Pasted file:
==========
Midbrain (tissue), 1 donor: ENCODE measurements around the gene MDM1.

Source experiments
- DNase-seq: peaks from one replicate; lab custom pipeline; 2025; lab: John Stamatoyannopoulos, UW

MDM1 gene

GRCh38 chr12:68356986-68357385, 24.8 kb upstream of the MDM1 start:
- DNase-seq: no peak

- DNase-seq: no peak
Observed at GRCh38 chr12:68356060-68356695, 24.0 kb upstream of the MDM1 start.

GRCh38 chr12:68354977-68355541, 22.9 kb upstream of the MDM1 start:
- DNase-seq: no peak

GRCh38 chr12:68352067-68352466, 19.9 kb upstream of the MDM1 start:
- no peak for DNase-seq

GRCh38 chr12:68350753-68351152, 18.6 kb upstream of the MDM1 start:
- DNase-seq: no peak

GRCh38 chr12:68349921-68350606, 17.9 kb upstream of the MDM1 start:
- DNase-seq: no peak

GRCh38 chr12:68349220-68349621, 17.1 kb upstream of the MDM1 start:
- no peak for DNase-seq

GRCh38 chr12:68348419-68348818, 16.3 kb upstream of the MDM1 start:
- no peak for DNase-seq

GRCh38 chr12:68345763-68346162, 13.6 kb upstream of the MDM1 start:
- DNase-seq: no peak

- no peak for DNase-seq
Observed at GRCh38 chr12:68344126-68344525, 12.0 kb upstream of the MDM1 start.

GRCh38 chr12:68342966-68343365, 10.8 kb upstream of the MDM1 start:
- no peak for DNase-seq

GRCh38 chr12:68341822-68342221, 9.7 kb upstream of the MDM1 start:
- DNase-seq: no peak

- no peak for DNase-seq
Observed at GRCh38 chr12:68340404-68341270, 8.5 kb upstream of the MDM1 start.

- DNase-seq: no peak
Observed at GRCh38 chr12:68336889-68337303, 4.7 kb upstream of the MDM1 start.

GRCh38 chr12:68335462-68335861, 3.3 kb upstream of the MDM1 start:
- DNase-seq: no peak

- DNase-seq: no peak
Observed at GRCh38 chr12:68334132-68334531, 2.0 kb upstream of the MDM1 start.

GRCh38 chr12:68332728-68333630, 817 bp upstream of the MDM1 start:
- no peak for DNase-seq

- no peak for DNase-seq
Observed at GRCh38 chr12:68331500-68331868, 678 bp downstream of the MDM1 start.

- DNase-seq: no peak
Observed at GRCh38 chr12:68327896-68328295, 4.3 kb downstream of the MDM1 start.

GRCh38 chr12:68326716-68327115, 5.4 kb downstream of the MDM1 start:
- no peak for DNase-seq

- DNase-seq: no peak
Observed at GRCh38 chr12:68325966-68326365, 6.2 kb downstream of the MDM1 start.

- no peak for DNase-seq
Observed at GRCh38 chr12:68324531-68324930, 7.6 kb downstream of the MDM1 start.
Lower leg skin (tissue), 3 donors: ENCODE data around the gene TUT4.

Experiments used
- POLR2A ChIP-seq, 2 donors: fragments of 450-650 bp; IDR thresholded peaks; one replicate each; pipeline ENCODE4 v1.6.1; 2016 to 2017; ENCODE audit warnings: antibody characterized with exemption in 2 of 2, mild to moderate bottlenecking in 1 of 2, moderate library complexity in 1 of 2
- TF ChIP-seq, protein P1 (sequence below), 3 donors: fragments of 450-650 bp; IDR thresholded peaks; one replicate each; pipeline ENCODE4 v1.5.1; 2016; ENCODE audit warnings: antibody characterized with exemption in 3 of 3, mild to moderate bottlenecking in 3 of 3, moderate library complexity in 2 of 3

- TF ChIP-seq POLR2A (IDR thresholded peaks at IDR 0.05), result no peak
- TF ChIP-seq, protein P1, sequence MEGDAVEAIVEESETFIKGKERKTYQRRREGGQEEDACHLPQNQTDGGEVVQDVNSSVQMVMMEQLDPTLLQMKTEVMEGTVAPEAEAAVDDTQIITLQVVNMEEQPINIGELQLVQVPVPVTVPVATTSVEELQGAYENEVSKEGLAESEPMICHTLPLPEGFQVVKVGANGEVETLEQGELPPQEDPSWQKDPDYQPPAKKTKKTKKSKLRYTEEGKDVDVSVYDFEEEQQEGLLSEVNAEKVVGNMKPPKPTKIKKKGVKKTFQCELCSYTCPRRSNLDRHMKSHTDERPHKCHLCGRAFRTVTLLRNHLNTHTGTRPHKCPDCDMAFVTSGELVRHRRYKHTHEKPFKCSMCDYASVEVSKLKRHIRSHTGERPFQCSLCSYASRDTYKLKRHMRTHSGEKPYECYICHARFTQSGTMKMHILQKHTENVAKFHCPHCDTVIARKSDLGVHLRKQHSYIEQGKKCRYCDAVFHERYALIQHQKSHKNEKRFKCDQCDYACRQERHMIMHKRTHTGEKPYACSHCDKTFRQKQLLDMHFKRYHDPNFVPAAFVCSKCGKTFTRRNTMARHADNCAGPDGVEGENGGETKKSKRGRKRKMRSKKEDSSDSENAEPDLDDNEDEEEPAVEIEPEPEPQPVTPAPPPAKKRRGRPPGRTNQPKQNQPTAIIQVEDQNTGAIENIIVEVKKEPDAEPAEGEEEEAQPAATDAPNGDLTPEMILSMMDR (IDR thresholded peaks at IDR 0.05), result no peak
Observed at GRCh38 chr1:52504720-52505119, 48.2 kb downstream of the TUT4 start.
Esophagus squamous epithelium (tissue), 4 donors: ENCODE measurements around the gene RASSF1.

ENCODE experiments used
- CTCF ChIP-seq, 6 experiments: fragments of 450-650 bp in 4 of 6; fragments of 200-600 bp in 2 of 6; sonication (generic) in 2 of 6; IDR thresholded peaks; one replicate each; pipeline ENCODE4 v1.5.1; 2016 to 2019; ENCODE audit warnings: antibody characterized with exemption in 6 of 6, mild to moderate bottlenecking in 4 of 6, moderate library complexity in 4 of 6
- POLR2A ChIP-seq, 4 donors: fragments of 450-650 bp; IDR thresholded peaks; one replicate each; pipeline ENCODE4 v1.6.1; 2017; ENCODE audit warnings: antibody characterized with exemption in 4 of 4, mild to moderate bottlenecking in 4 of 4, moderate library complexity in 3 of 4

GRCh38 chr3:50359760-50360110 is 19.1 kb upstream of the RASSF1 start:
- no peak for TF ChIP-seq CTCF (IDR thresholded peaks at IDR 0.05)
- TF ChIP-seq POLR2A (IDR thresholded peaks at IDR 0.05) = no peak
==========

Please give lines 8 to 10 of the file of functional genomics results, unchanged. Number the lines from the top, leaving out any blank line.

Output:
Observed at GRCh38 chr12:68356060-68356695, 24.0 kb upstream of the MDM1 start.

GRCh38 chr12:68354977-68355541, 22.9 kb upstream of the MDM1 start:
- DNase-seq: no peak